Campers need bonfires, and bonfires require firewood. Every summer roadside stands appear along edges of roads near campgrounds up and down the coast, and, optimistically, quite a few miles away.
This is a seasonal business. I doubt anyone makes a career from selling firewood—it is just one of many jobs that is another piece of the income jigsaw puzzle Mainers put together to make a living.
The stands are elaborate sheds with illuminated signs, or cobbled together with bits of old blue tarp and scrap wood—whatever was at hand to keep the rain out.
They sport marketing efforts at their most basic. “Big bundles,” one proclaims, while another offers dry wood for one price, and green wood, simply called “wood” and sure to smoke, for less. Some call it firewood, others say campwood, and then there is campfire wood, or bonfire wood. Some entice with offers of newspaper and kindling, other wisely start signs several yards away, allowing potential customers time to slow down and pull off the road.
It can be a tough business, and theft is one of the biggest problems. This surprises me. Veggie or flower stands with the honor system have always been part of my life, and not paying for what is so sweetly and trustingly offered is not something I will ever understand. There is not a big profit in selling wood, and theft makes it even less. More and more signs speak to wood thieves, and they may be comical or heartfelt, but still give a sadly negative twist.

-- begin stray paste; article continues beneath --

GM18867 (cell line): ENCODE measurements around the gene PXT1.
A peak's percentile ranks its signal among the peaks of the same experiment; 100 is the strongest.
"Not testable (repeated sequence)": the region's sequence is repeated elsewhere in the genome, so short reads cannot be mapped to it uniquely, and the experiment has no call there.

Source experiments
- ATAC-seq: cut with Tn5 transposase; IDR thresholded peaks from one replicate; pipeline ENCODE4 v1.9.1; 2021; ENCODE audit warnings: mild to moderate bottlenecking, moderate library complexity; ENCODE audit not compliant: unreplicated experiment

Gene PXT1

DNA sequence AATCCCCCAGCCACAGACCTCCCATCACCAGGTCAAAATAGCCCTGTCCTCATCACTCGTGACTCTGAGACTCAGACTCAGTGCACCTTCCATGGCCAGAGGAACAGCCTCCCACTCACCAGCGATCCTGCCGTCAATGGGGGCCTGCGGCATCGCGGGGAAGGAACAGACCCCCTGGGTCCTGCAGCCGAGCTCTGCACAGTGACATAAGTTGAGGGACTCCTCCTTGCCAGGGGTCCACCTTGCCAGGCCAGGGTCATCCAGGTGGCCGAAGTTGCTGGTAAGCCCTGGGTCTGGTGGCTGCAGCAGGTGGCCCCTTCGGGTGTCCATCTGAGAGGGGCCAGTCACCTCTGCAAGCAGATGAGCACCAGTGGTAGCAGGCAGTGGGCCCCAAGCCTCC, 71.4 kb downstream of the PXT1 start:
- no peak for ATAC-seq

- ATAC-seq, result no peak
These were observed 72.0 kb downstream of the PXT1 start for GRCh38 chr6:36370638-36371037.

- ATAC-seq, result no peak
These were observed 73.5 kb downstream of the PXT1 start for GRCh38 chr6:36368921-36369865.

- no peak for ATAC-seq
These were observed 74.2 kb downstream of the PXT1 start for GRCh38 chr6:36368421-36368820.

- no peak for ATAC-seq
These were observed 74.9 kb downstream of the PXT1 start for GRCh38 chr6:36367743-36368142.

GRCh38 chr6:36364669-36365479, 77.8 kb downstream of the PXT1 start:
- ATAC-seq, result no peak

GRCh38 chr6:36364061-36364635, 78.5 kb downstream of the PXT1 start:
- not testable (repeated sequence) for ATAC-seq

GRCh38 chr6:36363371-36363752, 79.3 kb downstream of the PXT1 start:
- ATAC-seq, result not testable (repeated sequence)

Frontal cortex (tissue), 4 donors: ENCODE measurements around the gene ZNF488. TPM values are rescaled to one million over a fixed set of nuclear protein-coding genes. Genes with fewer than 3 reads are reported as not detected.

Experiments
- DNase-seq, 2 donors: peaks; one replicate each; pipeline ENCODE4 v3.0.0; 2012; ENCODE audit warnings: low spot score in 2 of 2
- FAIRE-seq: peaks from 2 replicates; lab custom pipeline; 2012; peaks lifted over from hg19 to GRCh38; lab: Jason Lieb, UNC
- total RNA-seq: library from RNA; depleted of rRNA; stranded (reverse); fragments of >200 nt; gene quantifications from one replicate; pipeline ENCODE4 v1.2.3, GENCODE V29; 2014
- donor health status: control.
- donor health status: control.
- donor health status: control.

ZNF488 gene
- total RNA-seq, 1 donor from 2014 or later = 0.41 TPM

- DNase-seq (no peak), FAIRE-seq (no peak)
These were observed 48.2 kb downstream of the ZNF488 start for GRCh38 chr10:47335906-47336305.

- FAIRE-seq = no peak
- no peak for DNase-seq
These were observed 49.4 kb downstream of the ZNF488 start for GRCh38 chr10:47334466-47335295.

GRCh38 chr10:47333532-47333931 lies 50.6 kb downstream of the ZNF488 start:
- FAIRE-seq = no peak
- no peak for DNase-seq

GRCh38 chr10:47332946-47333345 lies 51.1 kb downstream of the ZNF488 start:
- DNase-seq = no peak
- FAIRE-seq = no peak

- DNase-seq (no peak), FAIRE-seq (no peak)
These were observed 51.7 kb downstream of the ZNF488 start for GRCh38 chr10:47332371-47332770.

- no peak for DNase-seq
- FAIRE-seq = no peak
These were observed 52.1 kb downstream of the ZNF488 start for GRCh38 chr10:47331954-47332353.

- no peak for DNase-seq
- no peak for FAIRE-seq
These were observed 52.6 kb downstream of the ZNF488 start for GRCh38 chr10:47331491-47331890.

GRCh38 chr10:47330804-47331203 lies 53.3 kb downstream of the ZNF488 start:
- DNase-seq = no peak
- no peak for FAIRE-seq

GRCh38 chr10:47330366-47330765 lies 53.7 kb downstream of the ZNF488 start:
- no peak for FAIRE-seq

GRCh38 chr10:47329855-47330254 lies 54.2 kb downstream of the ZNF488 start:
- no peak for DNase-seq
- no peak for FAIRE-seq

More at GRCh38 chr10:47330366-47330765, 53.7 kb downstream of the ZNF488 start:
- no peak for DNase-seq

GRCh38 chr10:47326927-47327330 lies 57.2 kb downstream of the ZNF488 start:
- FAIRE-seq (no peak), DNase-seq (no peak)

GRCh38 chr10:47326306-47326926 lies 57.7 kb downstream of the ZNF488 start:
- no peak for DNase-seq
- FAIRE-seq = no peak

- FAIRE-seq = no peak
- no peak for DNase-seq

The uniqueness of these stands delights me. There are no computer-generated signs, Square CC readers, or prefab stands. Each one speaks of the seller’s personality. As with most marketing, the signs and stands give a message regarding product. Neat piles and clear signage are an indication that the seller cares and is selling good wood.
How the wood is bundled is also revealing. Hand-bundling is time-consuming, but results in a rustic, more appealing product. If I was looking for firewood, that is what I would choose to buy. This is because I know a person has tied each one of those bundles, trying to make them all equal, and cared. More and more wood comes plastic wrapped, and sometimes four wood-stands in a row buy their bundles from the same supplier. The wood is just as good, but it is the supplier who makes the most profit.
Hardwood or soft wood was rarely mentioned five years ago, but now signs proclaim the difference. Hardwood burns hotter, lasts longer, and is best for cooking. If you want a blazing, sparkling fire to sit around, tell tales, and watch sparks go skyward, soft wood is your best choice.
Full disclosure: We have sold wood for years, and at one time I helped cut the wood to length, and tie the bundles with twine. Now we buy it for two dollars, sell it for three. I am not convinced that is a profit, given the time involved moving it, making signs, and absorbing theft, but my husband thinks it is, or maybe he just likes selling wood.
Oh, please, hard wood or soft, plastic-wrapped or hand-tied, buy your wood in Maine. Out-of-state wood can harbor hardwood borers and other non-native insects that can destroy our hardwood forests.